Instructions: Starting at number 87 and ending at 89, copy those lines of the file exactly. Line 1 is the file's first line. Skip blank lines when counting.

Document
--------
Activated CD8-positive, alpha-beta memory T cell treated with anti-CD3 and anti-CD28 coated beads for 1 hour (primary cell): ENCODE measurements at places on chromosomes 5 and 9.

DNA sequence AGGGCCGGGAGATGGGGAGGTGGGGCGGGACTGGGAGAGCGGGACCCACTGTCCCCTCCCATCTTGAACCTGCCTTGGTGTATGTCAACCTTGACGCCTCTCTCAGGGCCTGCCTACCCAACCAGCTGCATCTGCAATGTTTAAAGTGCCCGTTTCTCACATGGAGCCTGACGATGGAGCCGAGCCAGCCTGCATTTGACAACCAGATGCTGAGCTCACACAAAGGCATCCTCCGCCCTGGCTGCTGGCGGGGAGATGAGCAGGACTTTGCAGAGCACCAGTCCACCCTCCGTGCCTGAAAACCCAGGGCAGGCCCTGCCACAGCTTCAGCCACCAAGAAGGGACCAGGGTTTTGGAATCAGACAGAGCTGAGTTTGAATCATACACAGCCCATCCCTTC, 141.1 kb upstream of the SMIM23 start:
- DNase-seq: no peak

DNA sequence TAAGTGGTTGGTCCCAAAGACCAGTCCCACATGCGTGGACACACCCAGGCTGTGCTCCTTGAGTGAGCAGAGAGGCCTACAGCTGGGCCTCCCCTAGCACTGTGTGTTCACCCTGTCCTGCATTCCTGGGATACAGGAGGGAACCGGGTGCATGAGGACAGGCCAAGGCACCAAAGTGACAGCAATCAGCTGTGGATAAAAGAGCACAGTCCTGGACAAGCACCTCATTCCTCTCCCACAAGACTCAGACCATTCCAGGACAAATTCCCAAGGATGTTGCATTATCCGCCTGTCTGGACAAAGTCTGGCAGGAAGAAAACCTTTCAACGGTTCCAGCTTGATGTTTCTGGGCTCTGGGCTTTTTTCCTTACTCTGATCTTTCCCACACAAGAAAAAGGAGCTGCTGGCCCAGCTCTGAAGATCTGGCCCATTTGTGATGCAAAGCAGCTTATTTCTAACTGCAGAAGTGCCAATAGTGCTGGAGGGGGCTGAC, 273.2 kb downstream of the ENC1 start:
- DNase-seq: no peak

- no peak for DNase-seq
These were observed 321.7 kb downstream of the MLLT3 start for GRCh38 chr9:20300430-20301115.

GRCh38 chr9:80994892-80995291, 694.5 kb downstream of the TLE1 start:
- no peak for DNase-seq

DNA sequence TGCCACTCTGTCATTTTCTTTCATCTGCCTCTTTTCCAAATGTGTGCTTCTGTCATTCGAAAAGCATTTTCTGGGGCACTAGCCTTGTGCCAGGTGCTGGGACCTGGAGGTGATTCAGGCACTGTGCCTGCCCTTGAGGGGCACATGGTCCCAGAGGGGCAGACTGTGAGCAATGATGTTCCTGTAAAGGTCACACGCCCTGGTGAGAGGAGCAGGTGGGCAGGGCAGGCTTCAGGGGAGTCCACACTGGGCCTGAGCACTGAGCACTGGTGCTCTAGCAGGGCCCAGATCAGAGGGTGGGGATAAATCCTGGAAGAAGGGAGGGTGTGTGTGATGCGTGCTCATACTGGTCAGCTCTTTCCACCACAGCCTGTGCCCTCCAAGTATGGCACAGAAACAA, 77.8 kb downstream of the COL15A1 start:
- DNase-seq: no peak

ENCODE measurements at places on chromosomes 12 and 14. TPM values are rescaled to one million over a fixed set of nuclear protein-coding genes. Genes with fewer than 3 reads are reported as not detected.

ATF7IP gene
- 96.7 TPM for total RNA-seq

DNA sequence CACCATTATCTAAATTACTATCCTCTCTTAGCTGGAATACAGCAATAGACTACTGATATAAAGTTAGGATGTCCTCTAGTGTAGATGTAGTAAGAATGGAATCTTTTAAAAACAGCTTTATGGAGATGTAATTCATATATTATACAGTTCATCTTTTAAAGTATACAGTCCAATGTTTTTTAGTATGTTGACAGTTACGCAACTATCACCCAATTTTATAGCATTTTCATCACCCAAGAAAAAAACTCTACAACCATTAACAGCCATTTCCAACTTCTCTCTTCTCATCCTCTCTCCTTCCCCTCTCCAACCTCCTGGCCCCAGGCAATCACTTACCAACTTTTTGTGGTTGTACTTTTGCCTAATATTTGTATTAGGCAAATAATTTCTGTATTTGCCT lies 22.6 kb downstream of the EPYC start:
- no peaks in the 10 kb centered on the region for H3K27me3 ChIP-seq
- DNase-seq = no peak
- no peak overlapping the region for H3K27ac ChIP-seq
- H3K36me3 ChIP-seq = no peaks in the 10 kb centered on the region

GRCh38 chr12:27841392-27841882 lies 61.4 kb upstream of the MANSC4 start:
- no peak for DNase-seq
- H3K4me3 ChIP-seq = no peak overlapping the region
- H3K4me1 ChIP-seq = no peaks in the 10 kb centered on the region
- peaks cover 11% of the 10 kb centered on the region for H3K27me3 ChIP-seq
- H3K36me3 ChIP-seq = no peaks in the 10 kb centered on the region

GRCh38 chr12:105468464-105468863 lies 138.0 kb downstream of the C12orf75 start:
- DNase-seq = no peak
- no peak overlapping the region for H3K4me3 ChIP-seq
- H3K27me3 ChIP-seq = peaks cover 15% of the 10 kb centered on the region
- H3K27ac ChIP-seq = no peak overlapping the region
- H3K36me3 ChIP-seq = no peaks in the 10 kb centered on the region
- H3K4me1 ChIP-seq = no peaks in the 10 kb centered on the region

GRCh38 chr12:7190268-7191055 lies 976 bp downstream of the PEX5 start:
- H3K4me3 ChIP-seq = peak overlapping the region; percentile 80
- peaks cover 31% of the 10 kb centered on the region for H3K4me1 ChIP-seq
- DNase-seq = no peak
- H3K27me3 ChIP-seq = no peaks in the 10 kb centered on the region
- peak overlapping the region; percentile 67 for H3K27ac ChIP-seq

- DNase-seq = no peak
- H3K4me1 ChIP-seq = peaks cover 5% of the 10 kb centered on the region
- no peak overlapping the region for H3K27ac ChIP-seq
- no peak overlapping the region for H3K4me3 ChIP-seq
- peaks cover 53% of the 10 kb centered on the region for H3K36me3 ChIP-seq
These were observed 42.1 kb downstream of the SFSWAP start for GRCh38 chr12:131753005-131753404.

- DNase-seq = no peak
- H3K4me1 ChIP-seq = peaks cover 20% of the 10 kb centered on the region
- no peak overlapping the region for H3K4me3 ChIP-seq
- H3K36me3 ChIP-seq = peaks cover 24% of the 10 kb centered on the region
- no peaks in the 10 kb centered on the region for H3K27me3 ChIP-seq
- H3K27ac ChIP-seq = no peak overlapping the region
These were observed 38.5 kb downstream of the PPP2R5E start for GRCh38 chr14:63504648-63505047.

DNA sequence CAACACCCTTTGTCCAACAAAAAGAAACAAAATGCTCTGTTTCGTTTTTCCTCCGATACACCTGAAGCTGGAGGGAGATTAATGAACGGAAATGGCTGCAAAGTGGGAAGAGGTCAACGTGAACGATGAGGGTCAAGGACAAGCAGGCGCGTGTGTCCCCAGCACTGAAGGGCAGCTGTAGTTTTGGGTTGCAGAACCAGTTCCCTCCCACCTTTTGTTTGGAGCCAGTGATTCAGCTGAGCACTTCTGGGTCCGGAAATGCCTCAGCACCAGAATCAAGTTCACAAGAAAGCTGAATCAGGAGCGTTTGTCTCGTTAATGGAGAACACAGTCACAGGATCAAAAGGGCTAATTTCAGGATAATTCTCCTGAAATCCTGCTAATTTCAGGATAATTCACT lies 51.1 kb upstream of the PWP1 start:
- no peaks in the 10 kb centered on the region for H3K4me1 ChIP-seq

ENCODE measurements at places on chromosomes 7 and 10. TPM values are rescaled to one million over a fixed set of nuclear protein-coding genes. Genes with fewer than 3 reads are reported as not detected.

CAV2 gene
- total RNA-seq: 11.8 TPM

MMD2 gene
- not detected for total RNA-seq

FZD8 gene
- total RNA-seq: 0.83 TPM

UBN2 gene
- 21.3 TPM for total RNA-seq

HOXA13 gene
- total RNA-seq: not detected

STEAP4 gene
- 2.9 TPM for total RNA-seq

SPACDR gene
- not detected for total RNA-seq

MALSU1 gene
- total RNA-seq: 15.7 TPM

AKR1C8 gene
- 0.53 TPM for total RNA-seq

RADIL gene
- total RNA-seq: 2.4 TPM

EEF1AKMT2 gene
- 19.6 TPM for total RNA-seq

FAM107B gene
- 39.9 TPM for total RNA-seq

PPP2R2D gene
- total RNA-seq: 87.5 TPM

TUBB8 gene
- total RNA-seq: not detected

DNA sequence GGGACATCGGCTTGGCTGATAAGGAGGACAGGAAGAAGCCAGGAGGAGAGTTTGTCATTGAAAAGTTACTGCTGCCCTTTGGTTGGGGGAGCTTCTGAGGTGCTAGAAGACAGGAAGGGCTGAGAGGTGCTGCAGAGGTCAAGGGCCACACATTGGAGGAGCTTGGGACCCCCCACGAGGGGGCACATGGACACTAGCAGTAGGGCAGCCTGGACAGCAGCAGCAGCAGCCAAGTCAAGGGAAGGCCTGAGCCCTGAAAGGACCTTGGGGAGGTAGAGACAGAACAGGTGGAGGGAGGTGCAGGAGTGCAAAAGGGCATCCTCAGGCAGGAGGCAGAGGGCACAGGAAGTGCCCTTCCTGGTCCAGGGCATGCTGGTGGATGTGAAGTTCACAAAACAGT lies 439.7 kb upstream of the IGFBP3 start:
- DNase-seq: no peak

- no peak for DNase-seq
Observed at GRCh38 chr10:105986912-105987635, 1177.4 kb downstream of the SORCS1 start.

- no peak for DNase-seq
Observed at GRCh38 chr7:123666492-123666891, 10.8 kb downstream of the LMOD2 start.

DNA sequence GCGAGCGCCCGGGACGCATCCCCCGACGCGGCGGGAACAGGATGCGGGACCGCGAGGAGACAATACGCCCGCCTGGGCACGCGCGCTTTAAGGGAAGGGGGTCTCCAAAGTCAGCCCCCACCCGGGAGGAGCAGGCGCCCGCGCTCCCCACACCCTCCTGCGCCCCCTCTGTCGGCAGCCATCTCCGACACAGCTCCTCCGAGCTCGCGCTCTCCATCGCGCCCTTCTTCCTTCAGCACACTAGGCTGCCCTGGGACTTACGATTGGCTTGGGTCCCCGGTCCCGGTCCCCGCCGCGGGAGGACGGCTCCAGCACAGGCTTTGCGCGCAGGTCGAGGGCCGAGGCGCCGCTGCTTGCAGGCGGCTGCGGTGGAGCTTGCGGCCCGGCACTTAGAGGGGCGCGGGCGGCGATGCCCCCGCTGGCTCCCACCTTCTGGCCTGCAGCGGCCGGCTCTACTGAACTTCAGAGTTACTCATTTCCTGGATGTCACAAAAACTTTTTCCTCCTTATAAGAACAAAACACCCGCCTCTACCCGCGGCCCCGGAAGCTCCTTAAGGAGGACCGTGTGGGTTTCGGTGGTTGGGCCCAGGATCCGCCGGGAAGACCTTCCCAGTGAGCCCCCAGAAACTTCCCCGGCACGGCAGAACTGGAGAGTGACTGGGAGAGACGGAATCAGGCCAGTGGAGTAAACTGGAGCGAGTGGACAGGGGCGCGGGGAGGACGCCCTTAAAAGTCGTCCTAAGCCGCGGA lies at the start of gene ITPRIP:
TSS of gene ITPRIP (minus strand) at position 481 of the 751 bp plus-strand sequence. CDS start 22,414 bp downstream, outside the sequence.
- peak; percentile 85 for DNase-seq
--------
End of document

- no peak for DNase-seq
Observed at GRCh38 chr7:123666492-123666891, 10.8 kb downstream of the LMOD2 start.

DNA sequence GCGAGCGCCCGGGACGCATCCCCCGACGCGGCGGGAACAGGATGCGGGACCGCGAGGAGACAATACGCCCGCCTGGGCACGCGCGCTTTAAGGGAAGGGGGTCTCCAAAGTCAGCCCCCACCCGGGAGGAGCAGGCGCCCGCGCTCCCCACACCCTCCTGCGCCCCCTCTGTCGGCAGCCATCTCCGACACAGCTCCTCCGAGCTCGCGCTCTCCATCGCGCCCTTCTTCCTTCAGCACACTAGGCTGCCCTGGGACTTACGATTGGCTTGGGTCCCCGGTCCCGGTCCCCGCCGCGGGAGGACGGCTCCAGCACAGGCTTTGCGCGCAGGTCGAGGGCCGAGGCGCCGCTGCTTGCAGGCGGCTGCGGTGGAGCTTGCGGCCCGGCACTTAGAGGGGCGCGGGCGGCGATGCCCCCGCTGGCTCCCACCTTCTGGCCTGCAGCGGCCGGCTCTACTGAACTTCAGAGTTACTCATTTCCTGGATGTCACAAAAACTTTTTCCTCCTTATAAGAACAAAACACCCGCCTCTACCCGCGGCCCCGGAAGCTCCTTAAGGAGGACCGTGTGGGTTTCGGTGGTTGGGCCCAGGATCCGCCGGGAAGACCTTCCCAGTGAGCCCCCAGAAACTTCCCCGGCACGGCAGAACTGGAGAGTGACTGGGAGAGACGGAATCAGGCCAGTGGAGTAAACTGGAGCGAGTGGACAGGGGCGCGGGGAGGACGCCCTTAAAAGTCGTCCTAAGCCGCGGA lies at the start of gene ITPRIP: